Don’t get ready to close this page quite yet.  The story of reality isn’t over because, just as life is continuing, so is science.  There is now a fifth state of matter, a fifth way we can exist, called the Bose-Einstein condensate.  First developed as a theory by two scientists in 1925, it took over seventy years to prove.  Just as gas is a state of matter that occurs when things are heated, a reality in which water for example turns to steam and then is dissipated into the atmosphere, the Bose-Einstein condensate is what happens when matter is made as cold as possible, taken down to the temperature known as absolute zero.  Molecules within steam move very fast and when taken to the opposite extreme, to the coldest possible, they have little or no energy at all. It is as if an ancient deity has frozen them for eternity.

If our beliefs are to have value, we need to understand their state of being.  The tenets of my faith are solid to me based upon my education, understand, and believing.  When I share them in the form of compassion, charity, and kindness to all, they become liquid, flowing over all I encounter.  Taking part in what we often term a “mission”, those tenets of faith become are energized and when combined with the work of others, are supercharged in helping an even greater and larger population.

However, and there is a big however, there is that pesky new fifth state of being – even for our belief systems.  That is that state of coldness, the state that we ourselves create when whatever name we call our deity or deities represents coldness.  Our beliefs become cold and reach an absolute zero stage when we alienate.  You have faith and live it or that faith will into a state of being with no energy whatsoever.  It really is that simple.  If our beliefs, our religions, and/or our spiritualities are to exist, we must give them life. It really is the only state of being for one’s faith.

From Myth to Material

From Myth to Material

Pentecost 67

In 1987, an author wrote to a publication regarding the possibility of publishing his work. Recognizing that his writing, like that of a few other authors did not comfortably fit into any established genres, he wittingly came up with a new name for it.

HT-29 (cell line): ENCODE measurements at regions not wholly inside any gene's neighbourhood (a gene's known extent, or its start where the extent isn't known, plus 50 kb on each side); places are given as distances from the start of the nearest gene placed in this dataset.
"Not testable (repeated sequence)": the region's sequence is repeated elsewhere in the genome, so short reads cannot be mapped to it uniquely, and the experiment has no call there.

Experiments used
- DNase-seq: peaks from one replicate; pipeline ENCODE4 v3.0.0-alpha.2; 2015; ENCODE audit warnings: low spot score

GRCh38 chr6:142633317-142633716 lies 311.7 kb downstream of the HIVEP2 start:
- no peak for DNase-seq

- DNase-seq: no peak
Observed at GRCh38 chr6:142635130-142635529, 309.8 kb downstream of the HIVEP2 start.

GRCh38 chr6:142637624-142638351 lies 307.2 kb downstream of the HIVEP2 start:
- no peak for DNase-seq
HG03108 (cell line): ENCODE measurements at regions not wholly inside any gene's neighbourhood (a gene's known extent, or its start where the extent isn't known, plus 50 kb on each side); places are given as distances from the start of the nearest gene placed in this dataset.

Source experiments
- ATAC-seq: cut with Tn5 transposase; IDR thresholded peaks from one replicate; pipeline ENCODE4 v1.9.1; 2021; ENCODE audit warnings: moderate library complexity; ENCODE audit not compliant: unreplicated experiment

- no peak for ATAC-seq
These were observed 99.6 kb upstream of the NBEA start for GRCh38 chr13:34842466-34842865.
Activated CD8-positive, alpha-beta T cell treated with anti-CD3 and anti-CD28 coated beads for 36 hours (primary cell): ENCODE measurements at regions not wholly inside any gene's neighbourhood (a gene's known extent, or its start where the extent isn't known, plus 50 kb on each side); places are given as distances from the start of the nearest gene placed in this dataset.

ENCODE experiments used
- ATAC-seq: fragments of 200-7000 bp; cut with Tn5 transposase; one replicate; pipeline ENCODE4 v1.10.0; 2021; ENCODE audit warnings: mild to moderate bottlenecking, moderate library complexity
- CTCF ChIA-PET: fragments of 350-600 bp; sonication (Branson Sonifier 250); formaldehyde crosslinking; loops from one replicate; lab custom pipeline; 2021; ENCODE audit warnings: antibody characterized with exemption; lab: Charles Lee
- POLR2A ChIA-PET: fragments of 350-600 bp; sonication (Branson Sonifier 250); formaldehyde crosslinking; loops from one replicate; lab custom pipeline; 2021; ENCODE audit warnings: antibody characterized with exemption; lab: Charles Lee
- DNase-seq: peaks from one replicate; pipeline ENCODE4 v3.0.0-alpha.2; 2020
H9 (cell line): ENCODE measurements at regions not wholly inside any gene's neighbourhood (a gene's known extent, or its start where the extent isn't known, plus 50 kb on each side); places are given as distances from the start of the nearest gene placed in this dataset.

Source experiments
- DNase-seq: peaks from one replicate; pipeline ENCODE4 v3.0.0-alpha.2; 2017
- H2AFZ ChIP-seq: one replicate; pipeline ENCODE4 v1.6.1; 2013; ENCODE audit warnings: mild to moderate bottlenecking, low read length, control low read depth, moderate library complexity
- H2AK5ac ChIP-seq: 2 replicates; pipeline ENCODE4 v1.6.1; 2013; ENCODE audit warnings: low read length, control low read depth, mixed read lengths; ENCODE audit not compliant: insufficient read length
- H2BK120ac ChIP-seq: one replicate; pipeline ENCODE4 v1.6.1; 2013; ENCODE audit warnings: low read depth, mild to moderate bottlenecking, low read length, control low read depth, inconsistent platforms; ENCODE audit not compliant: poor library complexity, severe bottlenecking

Dear Locus,

Enclosed is a copy of my 1979 novel Morlock Night; I’d appreciate your being so good as to route it Faren Miller, as it’s a prime piece of evidence in the great debate as to who in “the Powers/Blaylock/Jeter fantasy triumvirate” was writing in the “gonzo-historical manner” first. Though of course, I did find her review in the March Locus to be quite flattering.

Personally, I think Victorian fantasies are going to be the next big thing, as long as we can come up with a fitting collective term for Powers, Blaylock and myself. Something based on the appropriate technology of the era; like ‘steam-punks’, perhaps.

—K.W. Jeter

The writers had taken the imaginings of writers such as Jules Verne and H.G. Wells and combined them with the fashion of the Victorian era with the current mythologies of the science fiction world. It may have seemed like an impossible pairing but it was really nothing new.

The genre of science fiction had for a century taken fiction and provided a breeding ground for technological advancements as the stories told became the fact of the modern world. Jules Verne imagined a ship that would sail not on the water but under it, twenty thousand leagues under it, as a matter of fact. The advent of movies made these stories take on visual realities and inspired inventions that today are commonplace.

Verne did not invent the submarine. He named his sub the Nautilus after the real-life submarine of the same name invented by Robert Fulton in 1800. He had also seen the French submarine, the Plongeur, at an 1887 exposition. His imagination, however, whetted the appetite of underwater pioneers and gave inspiration that such devices could be appreciated and valued.

Space travel has also gotten a boost from various authors in the telling of their out-of-this world stories. George Melies’ “A Trip to the Moon” and Fritz Lang’s “Woman in the Moon” are two such examples that, while some aspects of their stories like the lunar surface were off base, others such as the launching of the spaceship from a cannon were closer to reality.

Today, some of you might be reading this on a tablet computer. Stanley Kubrick’s film “2001 – A Space Odyssey” not only accurately portrayed the hand-held computer we call a tablet but also the time period of its birth. The movie props even became part of the landmark court case when Samsung used the film against Apple’s assertion for their iPad design claim was original. The Star Trek franchise accurately predicted such things as mobile phones, 3-D printers, and the latest smart device, the smart watch.

Even the movie Short Circuit combined technology with mythology in telling an accurate depiction of militaries worldwide interest in robots. Today the robots are used in both defensive and destructive manners but also in life-saving maneuvers such as detonating bombs and even performing surgeries in hyperbaric chambers. Laser surgeries save lives every day and are the same of science fiction from a century ago.